We held off writing our year-end message with hopes that Congress would provide clarity for taxpayers before 2014 is over. We finally got what we were looking for! The Senate passed H.B. 5771, The Tax Increase Prevention Act of 2014 (the “Act”) late on December 16th. The Act previously passed the House on December 3rd, and is expected to be signed into law by the President.
The good news: the Act extends a number of familiar tax breaks retroactively to January 1, 2014. Bonus depreciation, increased section 179 expensing, the R&D Tax Credit, the ability for individuals to deduct state and local sales taxes as an itemized deduction, and many other helpful provisions are still with us. Here are some highlights:
For a more comprehensive list, as well as a comparison to laws in place in previous years, see our more thorough table, “What’s the Law, When?”
The bad news: None of these provisions were extended permanently, or even for 2015. The “Without the Act” column above also accurately describes the law in place for 2015, absent Congressional action in the new year.
What might be coming: With one party now controlling both chambers of Congress, comprehensive tax reform may have a slim window for passage in the next 12 to 15 months. Commentators seem to agree that if the new Congress can’t get a significant reform bill passed by early 2016, presidential election year mayhem will interfere, and the can will be kicked down the road yet again. The most likely starting point for comprehensive reform would be the discussion draft issued by Dave Camp (R-Michigan) in early 2014.
With major reform impossible for 2014, and highly unlikely for 2015, here are some key areas to consider for year-end 2014 and into 2015:
What we know
Health Care Reform
For 2014, most individuals are required under health care reform to have health insurance coverage, or they will be subject to a penalty, assessed on their 2014 returns. The penalty is $95, or 1% of gross income above $10,150 (single) / $20,300 (married filing jointly). For 2015, the penalty increases to $325 or 2% of gross income above the threshold. The penalty is capped at the cost of coverage through the applicable government exchange.
In 2015 (but not 2014), businesses with more than 50 full-time employees are required to offer affordable health insurance coverage to their full-time employees, or pay a penalty. Planning for compliance with these rules can be complex and will involve tracking employee hours in new ways. Even if you are providing health insurance to all employees, you will need to report new information to the IRS under the Affordable Care Act (ACA). For all employers, health care reform has eliminated some types of health reimbursement arrangements, and prohibits employers from deducting as an employee benefit the cost of reimbursing employees for an individual policy. If you are not sure if you have adequately addressed how health care reform affects your business, we recommend that you contact your benefits consultant or your Perkins & Co advisor without delay.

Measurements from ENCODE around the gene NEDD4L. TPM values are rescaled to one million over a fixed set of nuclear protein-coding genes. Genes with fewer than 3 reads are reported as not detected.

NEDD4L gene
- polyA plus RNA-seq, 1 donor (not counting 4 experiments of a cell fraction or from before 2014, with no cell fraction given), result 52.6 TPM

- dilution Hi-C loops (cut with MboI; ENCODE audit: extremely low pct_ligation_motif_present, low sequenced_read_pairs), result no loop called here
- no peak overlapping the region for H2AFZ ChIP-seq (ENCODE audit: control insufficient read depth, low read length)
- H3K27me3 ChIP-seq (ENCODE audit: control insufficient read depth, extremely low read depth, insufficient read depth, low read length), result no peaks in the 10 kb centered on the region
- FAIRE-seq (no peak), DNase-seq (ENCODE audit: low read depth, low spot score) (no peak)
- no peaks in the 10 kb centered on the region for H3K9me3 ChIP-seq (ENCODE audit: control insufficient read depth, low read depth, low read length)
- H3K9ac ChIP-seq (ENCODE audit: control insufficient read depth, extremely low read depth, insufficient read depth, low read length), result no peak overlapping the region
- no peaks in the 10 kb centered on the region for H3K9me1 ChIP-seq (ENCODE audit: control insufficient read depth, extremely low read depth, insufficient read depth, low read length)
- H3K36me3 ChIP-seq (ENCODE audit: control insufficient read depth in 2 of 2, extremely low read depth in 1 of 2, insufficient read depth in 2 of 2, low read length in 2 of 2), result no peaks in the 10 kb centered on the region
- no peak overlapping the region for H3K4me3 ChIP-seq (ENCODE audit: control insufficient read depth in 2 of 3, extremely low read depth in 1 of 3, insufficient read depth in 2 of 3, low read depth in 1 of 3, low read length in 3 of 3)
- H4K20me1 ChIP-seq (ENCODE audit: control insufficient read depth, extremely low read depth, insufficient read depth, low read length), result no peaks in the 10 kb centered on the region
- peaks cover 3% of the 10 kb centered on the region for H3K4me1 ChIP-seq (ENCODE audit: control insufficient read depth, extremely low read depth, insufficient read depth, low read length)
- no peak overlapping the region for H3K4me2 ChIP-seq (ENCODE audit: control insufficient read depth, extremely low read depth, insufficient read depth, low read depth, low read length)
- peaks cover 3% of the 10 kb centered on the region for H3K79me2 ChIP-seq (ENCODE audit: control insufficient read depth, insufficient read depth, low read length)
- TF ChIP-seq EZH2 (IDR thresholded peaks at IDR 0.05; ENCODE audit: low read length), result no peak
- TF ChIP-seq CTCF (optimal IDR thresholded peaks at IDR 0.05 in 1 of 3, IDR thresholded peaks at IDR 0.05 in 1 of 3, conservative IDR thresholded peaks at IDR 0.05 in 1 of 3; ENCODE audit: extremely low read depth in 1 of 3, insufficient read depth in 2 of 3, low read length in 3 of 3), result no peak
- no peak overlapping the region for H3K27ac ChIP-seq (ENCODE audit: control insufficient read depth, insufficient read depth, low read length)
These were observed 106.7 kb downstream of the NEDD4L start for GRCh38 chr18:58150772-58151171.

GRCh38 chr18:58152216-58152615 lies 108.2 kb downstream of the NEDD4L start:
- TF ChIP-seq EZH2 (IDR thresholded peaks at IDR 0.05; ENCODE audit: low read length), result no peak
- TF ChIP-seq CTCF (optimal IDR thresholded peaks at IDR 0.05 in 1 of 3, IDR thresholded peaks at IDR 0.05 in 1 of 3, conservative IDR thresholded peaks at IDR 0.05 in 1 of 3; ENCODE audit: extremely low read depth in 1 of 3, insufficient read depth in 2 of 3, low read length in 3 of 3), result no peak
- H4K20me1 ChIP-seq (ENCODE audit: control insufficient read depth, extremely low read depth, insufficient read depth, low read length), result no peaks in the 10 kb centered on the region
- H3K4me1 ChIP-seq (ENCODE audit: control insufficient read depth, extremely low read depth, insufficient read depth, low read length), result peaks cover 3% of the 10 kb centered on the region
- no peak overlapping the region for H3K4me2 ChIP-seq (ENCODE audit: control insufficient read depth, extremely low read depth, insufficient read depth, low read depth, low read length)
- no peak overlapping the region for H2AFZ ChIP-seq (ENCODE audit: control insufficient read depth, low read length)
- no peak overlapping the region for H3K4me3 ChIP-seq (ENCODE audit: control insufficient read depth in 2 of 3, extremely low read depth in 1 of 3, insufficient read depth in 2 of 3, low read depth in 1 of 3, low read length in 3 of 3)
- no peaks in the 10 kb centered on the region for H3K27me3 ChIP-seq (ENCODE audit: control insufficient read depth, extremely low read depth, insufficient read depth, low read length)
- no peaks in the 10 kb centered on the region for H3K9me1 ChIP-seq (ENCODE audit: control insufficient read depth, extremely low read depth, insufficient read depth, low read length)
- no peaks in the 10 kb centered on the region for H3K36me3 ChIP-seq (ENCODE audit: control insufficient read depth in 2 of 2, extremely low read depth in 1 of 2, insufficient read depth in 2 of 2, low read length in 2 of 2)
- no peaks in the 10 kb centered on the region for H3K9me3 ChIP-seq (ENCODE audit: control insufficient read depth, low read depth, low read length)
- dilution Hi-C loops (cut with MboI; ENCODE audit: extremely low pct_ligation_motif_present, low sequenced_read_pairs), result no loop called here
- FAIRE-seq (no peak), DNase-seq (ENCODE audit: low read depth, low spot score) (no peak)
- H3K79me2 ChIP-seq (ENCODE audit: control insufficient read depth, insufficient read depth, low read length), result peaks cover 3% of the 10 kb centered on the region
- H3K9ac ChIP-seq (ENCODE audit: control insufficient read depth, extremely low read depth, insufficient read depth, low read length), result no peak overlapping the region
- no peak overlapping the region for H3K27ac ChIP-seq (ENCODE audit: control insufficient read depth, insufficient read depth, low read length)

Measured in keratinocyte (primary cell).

Individual and corporate tax rates are unchanged for 2014 and 2015 from the 2013 levels. This includes the net investment income tax, first imposed in 2013 on the investment income of individual taxpayers with gross income of $200,000 (single) / $250,000 (married filing jointly). Maximum individual rates remain 39.6%, with a maximum capital gains rate of 20% – and tack on another 3.8% of net investment income if you earn more than the thresholds listed above. What can you do before year-end? Consider making charitable contributions, especially donations of appreciated securities, and consider pre-paying state income taxes, particularly if you have an unusually high level of investment income in 2014 compared to your “normal” year.
The maximum corporate rate remains 35% for 2014 and probably 2015 as well. What can you do before year-end? With the (possibly temporary) return of bonus depreciation and higher section 179 limits, if you still have time to get new equipment or capital improvements in service before December 31st, this is a good year to do it.
Tangible Property Regulations Effective 1/1/2014
If you haven’t already considered the impacts of these new requirements on your business, please do it now! Most businesses should anticipate the need to file one or more changes in accounting method to adopt the new rules along with 2014 income tax returns.
What is on your mind? Our tax guide offers tips for minimizing your tax liabilities and maximizing your potential savings. But our best advice is to talk the specifics of your situation over with your Perkins & Co advisor. We may not know what’s going to happen in 2015, but we can help define the possible paths and make it easier for you to step forward into an uncertain future.
This blog post is a summary and is not intended as tax or legal advice. You should consult with your tax advisor to obtain specific advice with respect to your fact pattern.